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Air quality is the result of complex interactions between meteorology (wind and rain), natural and anthropogenic (man-made) emissions of precursor gases, and atmospheric photochemistry. This chemical soup has important implications for air and water pollution, rainfall, climate, and other processes that regulate ecosystem activity.

To understand these complex processes, we are developing measurement and modeling tools to study atmospheric trace constituents to determine the accuracy of our air-quality regulatory models. The heart of the measurement complex resides in the laboratories of the Regional Atmospheric Profiling Center for Discovery, RAPCD (pronounced rhapsody). This center, located in Huntsville, Alabama, is part of the National Space Science and Technology Center (NSSTC) and comprises investigators from three universities, three NASA centers, and two NOAA laboratories. The RAPCD infrastructure includes 1400 square feet of laboratory space on the top floor of the NSSTC annex with six vibration-isolated optical benches, nine remote-sensing chimneys through the roof, and 1900 square feet of platform space on the roof. Remote-sensing instrumentation includes four pulsed lidars and a Fourier transform infrared (FTIR) spectrometer, for measuring vertical profiles of ozone, winds, aerosols, and other trace gases.

An additional FTIR obtains fundamental measurements on simulated atmospheric constituents in laboratory chambers. Two CG4 Pyrgeometers have recently been added to the RAPCD instrumentation facilities.  These instruments collect data that is analyzed and used for inputs into radiative transfer models. A new FTIR in RAPCD will be used as a cryogenic air quality monitoring system sampling for speciated VOC’s.  By using state-of-the-science technology, we will continuously measure the three-dimensional structure of atmospheric ozone, aerosols, and wind fields.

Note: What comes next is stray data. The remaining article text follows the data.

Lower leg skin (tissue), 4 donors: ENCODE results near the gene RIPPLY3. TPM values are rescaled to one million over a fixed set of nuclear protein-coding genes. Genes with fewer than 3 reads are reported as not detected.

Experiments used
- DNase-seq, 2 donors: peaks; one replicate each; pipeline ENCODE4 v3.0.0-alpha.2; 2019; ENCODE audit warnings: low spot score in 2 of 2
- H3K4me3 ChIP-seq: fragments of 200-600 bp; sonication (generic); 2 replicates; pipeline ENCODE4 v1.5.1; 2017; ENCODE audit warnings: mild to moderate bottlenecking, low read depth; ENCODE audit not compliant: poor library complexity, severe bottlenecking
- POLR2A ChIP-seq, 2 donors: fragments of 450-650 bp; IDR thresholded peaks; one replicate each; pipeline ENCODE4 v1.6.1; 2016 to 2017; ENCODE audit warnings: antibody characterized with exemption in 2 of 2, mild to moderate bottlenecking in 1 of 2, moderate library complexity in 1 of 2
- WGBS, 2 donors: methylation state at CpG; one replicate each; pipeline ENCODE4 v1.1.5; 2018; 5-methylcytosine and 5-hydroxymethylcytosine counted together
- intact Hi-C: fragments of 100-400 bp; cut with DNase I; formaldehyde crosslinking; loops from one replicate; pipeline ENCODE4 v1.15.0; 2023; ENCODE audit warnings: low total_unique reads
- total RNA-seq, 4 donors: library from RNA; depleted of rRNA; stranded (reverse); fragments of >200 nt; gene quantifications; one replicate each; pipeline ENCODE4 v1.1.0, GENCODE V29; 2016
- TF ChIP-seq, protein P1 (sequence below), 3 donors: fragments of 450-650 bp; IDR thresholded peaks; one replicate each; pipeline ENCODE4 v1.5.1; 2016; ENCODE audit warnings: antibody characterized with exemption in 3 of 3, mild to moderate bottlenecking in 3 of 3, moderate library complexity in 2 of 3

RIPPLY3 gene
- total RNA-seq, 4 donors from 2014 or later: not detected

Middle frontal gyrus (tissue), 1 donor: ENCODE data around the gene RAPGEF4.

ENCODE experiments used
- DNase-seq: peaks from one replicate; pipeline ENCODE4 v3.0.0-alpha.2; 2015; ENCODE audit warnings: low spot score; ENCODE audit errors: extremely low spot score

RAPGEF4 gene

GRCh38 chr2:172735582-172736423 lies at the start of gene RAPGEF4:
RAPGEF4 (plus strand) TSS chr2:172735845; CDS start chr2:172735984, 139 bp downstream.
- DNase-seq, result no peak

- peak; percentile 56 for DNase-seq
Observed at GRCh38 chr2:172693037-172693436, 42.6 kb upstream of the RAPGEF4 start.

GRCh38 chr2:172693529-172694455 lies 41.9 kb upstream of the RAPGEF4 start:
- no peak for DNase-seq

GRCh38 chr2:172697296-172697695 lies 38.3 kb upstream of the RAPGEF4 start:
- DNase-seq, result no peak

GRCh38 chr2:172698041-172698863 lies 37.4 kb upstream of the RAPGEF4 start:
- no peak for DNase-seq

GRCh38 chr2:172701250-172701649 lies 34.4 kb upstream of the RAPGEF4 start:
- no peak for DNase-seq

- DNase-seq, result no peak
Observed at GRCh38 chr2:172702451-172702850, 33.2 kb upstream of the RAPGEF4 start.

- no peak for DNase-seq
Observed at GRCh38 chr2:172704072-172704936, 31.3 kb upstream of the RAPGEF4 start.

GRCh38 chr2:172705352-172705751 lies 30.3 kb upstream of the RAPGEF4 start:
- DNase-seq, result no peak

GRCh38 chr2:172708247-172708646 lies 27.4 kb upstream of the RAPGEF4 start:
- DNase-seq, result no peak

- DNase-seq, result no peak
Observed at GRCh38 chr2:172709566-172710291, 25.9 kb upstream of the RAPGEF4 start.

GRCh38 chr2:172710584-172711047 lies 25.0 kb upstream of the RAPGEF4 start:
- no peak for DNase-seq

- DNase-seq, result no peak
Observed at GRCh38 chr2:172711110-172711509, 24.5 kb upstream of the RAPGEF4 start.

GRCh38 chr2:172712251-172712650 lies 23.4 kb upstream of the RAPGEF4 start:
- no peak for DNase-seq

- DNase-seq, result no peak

Currently, only four locations in the United States (Trinidad Head, CA; Boulder, CO; Huntsville, AL; and Wallops Island, VA) make regular (and then only weekly) measurements of the ozone vertical profile with balloon-borne ozonesondes and one site (Table Mountain Facility, CA) makes regular ozone lidar measurement. Other gases and aerosols are not regularly profiles anywhere in the US. Along with the few other profiling sites in the US we would like to form a regional network to measure and model the three-dimensional structure of air pollution.

We are also forming a computer-modeling center for calculating the atmospheric state with the latest EPA air-quality model (CMAQ) driven by the Penn State University/NCAR meteorological model, MM5, coupled with EPA’s Models3/CMAQ (Community Multiscale Air Quality model) for 3D chemical transport modeling. We will assess the accuracy of these model calculations and the processes that occur to produce a variety of air quality conditions by using satellite observation of trace gases and aerosols. We will be addressing the urban/regional air pollution issues with a view of its larger impact on global tropospheric chemistry. Drawing on our current assets in satellite remote sensing of chemical constituents, meteorological modeling, and laboratory measurements implemented in a structure of higher education for undergraduate and graduate students, we will produce a national asset of the highest caliber for measuring and assessing the causes and cures for regional air pollution.


This website is an informative resource about Atmospheric Chemistry at UAH.
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